This is a photo diary of my costuming "travels"; where I've learned and struggled to make historical costumes for myself. They're not always pretty, but always fun. most of the time. And I want to share with others what I learn along the way. **You can find me on Facebook, or have my posts delivered to your email by signing up at the lower part of the right column.**

About Me

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HI, my name is Val. I'm a member of Costumer's Guild West in Los Angeles, Dean Emeritus of 2018 Costume College; member & Past President of the San Diego Costume Guild, member of Orange County Costume Guild, a representative of the San Diego History Center, & an honorary member of SITU (Someplace in Time, Unlimited) in Seattle. I make my own historical costumes but don't sell any unless I get tired of one.The eras I've made so far are 1770 up to 1918. My favorite is the 1880s bustle.


Friday, August 22, 2014

My Fall Inspiration and Going Back to My Costume Beginnings

Last Summer I started an 1880s bustle outfit that I wanted to use multiple tones of Autumn colors. After pulling out various colors I started sewing it and just wasn’t happy with it. It looked lifeless. The brown skirt was blah and didn’t seem to blend, and the light brown moleskin I used for the vestee was drab. I think that’s why it got put in a bag and stuck back on the shelf. But I also wanted to start a Xmas plaid dress so that was more exciting.

In the last week I’ve started feeling the call of Autumn colors again and pulled it off the shelf and put it on my dress form with the copper colored taffeta I was going to use for the apron. Bleh. It’s still not going to work.
I ripped out the vestee to start over; took off the brown taffeta skirt, and looked in my fabric stash for inspiration. I came across an upholstery weight burnt-orange floral I’d bought during my first trip to the Garment District back in 2003. Now looking at it, it reminds me of Victorian Orientalism. I draped it over the bodice and copper apron, and it came alive! But the brown skirt had to go. So I started draping more fabric over my dress form.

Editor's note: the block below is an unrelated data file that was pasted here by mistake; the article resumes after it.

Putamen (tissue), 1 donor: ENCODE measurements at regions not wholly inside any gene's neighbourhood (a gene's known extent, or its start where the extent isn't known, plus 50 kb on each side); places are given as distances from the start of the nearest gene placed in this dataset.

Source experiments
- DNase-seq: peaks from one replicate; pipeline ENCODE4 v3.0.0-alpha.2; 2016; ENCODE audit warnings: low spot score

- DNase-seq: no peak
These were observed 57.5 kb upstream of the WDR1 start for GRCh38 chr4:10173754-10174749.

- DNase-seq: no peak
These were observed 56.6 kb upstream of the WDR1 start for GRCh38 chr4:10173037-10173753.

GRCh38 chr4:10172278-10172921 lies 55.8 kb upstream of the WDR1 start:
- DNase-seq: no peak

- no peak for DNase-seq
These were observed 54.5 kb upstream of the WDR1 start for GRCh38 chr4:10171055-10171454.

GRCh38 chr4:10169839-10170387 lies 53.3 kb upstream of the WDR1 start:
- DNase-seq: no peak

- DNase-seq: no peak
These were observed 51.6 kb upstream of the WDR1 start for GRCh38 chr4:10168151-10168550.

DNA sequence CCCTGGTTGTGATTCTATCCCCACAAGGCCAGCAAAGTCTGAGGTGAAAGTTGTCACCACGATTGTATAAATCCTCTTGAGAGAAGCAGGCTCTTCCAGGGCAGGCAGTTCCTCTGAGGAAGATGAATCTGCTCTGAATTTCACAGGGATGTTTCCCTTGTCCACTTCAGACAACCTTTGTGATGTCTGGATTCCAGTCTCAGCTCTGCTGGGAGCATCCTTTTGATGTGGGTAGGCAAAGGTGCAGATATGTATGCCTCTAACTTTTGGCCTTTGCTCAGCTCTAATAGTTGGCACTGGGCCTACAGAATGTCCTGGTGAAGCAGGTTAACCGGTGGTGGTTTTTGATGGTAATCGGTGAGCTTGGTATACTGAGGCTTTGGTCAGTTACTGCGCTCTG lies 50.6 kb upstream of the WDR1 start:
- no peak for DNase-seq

The copper taffeta wants to be the skirt. So I didn’t argue with it. Since it was already cut out for the apron, I had to carefully plan how to cut a skirt out of it plus two yards I still had leftover. I was going to try using the first Truly Victorian skirt pattern I’d ever bought, #208. I used it for the first dress I made to wear to Costume College in 2003 without having a clue what I was doing. I had some help from a Civil War reenactor, who offered to sew the skirt for me, but I ended up with a full circular skirt according to CW standards. Oh well, live and learn.  But when I laid out my fabric for it, I didn’t have enough. I really needed to use the apron and ties from it though with my limited fabric. So the apron pieces from Skirt A were cut out from the orange floral.
I pulled out my two other skirt patterns, TV#201 and 221, and did have enough fabric to make 201.
At this point I needed to make up my mind how to go from here because once I started cutting, there was no going back. I only had 3 yards of the orange floral fabric too. So I drew out my ideas on paper and then draped them over my dressform. The copper will become the skirt.  The orange floral brocade will be the vest insert and collar, and the apron.
 The bronzey-orange will remain the main part of the bodice and the sleeves, with the copper repeated on the cuffs, and lapels on the bodice. I have ideas of doing more to the cuffs but won’t know until most of this is constructed so I can stand back and look at it.
My previous bodice had been cut from TV 463 French Vest and I’m reusing that but I also loved the lapel collar and collar on the new TV466 Alexandra bodice. I asked Heather from TV if I could use that without any alterations, and she said yes. So that will work fine with my plan.
These are some of my inspiration ideas. I wanted more “stuff” on the front of the bodice. I’m really liking that bow coming down from the waist in the front on the second photo.

I bought these glass buttons last March up in Washington while I was at the Victorian Festival, and at the time they had an orange-ish tint. But now they almost look purple-ish black but I think they still might work. 
Now the fun begins. Here is the mostly sewn photo, where I’m still playing with the bustle.I think I may let down some of the pleats on the sides.
 I accidentally cut out all three pattern pieces of the apron for both Views A & B, so instead of tossing the third piece, I’ve decided to add that in back to make the bustle even more poofy. Right now the extra piece is sewn on the left side. The right doesn’t have it.I’m not sure if the sashes are going to work yet. So there’s a lot of stitching and unstitching as my Frankencostume grows.



  1. Could it be that the buttons look different due to the lighting? I have a set that appear a solid almost dark olive green under the fluorescent lighting of the store, yet under the 'true daylight" lamp they appear to be blue and green, similar to carnival glass.

    1. Yes, that's exactly what I thought they looked like when I bought them: carnival glass. I need to take these out in different lights and see what happens.


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